The travel industry was deeply affected by the pandemic, and travelers and hosts had to adapt. While the overall demand for accommodation decreased, pockets of resilience have sprung up, sustained by travelers that prefer to travel to locations closer to home, in the countryside near major urban areas. At the same time, lockdowns and preventive measures that aim to limit social contact, have encouraged others to use short-term rental platforms for clandestine purposes. Younger people have increasingly flocked to vacation rentals to organize parties. This ‘new normalcy in hospitality’ and the rise of risky reservations are reflected in the Hostfully report by the observed 11% drop in reservations for properties with 1 or 2 bedrooms and a 22% rise in reservations of properties with 3 and more bedrooms.
AccordingAccodrding to Hosfully’s report Covid-19 Parties, Fraud & the Return of Travel, the increased risk level for noise incidents and vacation rental misuse may vary between properties with different size:
- Average risk for 2 or fewer bedrooms increased by 18%;
- Average risk for 3 to 5 bedrooms rose by 9%;
- The highest risk increase was seen in properties with 6 or more bedrooms;
- Average risk for 8-9 room properties increased by more than 40%;
The insights show that the rise in the level of risks is diverse in different cities in North America. The average risk in Los Angeles rose by 83%, in Toronto by 22%, in Philadelphia by 19%, in Nashville by 17%, in Chicago by 15%, and in Miami by 9%.
Tips on how to protect your rental property from risky reservations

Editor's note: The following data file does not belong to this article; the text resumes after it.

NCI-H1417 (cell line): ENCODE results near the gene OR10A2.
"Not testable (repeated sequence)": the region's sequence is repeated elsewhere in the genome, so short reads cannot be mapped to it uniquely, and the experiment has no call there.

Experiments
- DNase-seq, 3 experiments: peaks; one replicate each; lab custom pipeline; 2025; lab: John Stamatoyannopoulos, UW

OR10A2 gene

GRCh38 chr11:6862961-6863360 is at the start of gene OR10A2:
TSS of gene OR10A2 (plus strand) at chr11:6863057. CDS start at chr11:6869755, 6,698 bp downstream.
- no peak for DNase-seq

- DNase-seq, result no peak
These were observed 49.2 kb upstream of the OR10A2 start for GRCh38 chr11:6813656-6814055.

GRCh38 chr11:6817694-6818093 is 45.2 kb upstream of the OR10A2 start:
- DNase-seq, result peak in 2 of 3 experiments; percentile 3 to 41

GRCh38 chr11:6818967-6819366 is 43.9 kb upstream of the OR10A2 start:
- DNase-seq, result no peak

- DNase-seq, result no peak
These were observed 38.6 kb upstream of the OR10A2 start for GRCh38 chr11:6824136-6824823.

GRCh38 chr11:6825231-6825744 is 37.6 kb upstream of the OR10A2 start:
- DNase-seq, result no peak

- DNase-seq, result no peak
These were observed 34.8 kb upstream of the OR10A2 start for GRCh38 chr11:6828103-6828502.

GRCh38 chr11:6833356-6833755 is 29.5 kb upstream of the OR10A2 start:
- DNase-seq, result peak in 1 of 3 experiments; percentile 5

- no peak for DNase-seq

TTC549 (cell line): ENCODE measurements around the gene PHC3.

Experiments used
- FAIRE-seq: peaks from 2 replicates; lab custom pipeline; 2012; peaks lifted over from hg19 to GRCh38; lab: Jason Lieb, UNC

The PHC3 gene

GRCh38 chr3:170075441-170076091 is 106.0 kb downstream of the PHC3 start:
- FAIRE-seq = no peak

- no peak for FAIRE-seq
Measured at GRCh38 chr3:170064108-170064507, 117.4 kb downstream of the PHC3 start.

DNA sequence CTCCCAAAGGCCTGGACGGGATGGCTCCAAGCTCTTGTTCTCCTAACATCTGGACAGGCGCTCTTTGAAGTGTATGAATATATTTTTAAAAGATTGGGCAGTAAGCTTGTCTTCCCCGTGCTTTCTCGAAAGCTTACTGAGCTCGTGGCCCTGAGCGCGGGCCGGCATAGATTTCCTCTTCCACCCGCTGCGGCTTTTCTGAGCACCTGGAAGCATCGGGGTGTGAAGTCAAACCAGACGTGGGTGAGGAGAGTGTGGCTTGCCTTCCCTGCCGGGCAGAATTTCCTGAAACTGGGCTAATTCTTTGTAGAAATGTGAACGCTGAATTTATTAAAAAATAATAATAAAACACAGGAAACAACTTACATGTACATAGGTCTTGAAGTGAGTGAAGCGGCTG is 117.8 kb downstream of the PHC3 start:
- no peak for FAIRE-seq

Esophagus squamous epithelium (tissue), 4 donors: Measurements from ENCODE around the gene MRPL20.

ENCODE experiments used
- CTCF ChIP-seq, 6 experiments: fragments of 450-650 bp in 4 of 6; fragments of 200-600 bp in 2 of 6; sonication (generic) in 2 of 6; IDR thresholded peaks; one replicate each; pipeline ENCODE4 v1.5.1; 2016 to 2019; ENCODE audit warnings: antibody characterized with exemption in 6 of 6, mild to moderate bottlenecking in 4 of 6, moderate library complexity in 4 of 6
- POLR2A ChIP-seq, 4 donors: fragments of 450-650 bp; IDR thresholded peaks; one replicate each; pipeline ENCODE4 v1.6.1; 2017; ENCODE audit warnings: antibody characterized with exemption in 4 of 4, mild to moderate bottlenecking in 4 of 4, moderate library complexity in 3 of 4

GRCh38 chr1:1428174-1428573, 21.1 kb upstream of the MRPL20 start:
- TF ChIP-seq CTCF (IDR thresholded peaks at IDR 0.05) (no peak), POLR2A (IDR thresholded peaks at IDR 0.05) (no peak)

Another relevant insight for property managers revealed by the Covid-19 Parties, Fraud & the Return of Travel report is that bookings made by local travelers in urban centers can be riskier on average when compared to bookings for out-of-town vacation rentals with 3-5 bedrooms. Even for bookings made for out-of-town locations, the risk level increases for properties with 6 or more rooms. This is because properties with 6 or more rooms can be more appealing to travelers who want to throw a party. So what should you make of these insights? If you have a reservation request made by locals (i.e., residents of the same metro area where your property is located) with a short lead time (less than 3 days before arrival), you should take extra precautions, especially if your property type can accommodate a party.
Hostfully, NoiseAware, and Autohust share several useful tips on how to protect your rental business:
- Try to carefully review and understand the characteristics of a reservation that might be risky such as one-night stays, a small group booking a large property, and local guests.
- Don’t decrease your rates too much because risky reservations usually seek lower rates.
- Try to think about using risk monitoring solutions such as NoiseAware.
- Make sure that you explain that no parties are allowed on your property and that you are using a monitoring solution (of course, if you have one).
- Where possible, collect copies of guests’ IDs and accept payment from a valid credit card. Also, if possible, try to collect a security deposit so you would ensure that risky behavior could be covered. You may ask your guests to sign a short-term rental agreement before your guests arrive.
- Explain to your guests that you or one of your managers live nearby and could help them if needed. This way, they will know that you are not far from the property in case of any problem.
Examples of risky reservations and how to recognize them
If guests book the same day as their intended check-in, make reservations for one guest, but your property allows a maximum occupancy of over 10 people, obviously, you have a reason to be suspicious.
Another reason to be skeptical is if guests use different credit cards that are registered to other persons. Hostfully, Autohost, and NoiseAware present a case with a property manager who canceled a reservation when a local guest tried to make reservations for two guests, but the property was with three bedrooms, and the security deposit failed. In some cases, “professional party thrower” might try to buy an Airbnb account online from someone who was in good standing and use the homes to throw private parties.